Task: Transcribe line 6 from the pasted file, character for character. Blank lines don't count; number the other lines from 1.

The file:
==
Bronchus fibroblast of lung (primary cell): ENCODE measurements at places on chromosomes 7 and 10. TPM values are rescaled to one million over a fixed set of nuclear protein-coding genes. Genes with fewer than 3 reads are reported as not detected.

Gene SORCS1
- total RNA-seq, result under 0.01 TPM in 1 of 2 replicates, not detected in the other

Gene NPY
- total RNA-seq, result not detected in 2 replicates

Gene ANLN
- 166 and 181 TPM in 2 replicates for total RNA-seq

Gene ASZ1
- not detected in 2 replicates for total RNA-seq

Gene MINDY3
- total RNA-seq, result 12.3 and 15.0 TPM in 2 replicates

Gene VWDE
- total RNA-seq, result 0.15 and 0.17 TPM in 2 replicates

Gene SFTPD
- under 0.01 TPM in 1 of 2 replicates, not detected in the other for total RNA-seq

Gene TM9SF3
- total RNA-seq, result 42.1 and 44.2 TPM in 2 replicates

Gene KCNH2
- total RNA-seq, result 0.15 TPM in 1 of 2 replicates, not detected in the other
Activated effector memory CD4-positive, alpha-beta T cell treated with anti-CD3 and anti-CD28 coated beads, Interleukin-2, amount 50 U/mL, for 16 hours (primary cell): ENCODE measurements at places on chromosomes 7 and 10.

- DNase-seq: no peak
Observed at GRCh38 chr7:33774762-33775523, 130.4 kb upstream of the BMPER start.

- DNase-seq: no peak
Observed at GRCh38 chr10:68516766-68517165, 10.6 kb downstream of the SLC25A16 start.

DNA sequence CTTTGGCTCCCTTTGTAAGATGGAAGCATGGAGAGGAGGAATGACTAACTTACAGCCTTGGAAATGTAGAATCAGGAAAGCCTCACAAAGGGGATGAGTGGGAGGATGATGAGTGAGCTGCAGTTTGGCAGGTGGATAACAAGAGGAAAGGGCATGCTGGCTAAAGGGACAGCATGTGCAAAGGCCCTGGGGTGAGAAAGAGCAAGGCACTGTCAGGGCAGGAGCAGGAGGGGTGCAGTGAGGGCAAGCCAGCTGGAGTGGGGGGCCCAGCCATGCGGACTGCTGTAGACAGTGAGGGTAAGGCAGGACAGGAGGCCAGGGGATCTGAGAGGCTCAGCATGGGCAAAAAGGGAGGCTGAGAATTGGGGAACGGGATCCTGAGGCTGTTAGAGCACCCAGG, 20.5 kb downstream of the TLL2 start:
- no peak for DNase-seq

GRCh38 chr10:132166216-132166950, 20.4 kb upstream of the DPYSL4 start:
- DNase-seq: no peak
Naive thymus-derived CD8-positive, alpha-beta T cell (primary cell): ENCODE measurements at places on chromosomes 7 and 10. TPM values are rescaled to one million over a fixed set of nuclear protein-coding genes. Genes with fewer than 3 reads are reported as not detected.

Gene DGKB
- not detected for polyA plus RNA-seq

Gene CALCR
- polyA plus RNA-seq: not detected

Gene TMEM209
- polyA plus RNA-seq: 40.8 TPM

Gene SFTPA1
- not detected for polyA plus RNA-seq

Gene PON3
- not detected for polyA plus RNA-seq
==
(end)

Gene ANLN